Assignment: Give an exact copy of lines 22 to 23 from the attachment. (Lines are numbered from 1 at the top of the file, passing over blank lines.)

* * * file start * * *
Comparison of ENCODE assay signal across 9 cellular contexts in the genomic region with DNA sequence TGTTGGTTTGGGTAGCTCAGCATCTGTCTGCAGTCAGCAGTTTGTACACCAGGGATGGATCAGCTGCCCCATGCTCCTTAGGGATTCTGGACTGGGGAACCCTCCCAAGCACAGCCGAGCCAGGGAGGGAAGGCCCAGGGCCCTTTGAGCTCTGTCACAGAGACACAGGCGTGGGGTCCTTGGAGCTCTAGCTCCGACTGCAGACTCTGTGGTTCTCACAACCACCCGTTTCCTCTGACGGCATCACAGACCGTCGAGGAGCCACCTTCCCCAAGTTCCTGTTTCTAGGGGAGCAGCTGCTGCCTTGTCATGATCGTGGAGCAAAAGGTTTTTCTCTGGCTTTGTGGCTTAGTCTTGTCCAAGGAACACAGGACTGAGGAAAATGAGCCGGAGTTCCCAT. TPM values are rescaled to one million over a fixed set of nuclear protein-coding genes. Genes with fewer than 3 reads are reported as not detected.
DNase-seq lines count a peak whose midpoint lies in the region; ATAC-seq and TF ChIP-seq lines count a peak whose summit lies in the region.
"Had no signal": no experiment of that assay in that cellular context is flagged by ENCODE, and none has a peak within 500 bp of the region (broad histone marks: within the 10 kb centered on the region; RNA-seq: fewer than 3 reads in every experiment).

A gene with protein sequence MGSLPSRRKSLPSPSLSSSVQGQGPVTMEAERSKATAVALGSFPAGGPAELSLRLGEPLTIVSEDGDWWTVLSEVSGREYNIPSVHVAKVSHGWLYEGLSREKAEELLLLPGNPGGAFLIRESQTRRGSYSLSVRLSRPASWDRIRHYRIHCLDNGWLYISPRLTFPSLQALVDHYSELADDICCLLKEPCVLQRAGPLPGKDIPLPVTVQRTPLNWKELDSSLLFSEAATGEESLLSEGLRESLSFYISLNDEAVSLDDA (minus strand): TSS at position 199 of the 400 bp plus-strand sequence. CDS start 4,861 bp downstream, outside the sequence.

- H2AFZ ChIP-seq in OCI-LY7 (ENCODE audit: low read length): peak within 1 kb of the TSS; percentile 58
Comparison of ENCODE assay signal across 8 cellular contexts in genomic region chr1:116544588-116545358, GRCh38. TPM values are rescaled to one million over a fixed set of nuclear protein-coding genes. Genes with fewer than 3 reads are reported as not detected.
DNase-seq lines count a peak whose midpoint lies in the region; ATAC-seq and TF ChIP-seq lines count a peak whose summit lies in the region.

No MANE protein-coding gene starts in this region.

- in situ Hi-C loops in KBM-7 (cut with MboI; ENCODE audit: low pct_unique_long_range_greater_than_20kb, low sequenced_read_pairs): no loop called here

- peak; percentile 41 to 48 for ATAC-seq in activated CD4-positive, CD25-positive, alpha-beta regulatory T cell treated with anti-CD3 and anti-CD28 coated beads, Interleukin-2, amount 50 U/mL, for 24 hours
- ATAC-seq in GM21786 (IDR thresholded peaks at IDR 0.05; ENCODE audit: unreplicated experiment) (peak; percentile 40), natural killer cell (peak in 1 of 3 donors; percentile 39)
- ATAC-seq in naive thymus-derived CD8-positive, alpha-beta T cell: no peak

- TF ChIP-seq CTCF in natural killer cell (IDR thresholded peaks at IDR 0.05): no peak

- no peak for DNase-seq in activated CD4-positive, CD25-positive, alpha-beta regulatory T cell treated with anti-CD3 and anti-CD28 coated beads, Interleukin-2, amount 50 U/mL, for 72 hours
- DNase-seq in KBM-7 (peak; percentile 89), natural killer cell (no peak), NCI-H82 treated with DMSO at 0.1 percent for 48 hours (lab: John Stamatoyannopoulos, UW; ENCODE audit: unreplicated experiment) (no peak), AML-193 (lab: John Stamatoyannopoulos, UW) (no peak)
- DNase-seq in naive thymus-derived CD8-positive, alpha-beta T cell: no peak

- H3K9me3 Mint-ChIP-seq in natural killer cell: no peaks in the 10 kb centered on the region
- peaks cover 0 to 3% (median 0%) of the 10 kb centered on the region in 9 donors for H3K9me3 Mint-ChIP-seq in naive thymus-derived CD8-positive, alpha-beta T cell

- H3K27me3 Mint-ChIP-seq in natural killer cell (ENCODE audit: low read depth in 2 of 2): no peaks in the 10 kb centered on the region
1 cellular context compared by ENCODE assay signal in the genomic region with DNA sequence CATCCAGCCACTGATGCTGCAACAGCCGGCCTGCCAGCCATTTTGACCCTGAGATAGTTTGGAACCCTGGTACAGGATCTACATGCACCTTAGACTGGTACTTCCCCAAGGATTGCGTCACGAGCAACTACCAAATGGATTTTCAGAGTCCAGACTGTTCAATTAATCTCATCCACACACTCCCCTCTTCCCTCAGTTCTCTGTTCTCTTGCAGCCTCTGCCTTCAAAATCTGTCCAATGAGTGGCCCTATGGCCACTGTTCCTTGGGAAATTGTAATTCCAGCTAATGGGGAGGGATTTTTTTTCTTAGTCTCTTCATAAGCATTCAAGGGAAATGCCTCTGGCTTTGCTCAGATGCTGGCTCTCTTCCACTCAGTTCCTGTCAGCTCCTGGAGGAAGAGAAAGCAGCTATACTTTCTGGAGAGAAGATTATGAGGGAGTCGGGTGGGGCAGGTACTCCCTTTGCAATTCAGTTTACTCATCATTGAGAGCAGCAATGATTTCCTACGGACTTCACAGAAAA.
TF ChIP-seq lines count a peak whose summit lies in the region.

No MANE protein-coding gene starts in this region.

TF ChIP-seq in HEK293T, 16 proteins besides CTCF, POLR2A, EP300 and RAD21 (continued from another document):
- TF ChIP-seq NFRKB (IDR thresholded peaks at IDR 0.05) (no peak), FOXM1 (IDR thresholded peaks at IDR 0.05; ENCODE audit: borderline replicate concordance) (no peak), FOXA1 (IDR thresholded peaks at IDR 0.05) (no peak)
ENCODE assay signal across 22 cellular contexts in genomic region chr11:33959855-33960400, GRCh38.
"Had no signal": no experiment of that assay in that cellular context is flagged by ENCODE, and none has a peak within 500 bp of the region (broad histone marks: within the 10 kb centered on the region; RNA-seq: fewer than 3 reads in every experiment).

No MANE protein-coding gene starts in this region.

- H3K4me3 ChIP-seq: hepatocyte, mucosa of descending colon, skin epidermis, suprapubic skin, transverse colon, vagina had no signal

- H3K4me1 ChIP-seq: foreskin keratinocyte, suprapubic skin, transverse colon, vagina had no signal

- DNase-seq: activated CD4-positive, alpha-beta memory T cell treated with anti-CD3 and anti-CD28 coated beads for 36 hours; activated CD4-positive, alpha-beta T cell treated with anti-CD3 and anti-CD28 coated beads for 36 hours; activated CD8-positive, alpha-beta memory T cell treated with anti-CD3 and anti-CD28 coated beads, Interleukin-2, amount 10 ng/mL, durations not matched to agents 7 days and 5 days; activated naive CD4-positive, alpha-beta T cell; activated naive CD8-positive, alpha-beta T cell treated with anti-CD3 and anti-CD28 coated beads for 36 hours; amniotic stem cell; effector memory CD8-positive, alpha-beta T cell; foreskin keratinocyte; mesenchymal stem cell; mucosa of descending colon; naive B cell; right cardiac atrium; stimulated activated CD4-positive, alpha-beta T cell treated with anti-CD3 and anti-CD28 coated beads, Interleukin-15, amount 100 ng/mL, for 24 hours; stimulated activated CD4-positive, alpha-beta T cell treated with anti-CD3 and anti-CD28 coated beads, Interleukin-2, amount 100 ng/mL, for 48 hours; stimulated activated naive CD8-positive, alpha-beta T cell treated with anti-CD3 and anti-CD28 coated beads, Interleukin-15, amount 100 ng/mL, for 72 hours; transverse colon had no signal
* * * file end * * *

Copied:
No MANE protein-coding gene starts in this region.

TF ChIP-seq in HEK293T, 16 proteins besides CTCF, POLR2A, EP300 and RAD21 (continued from another document):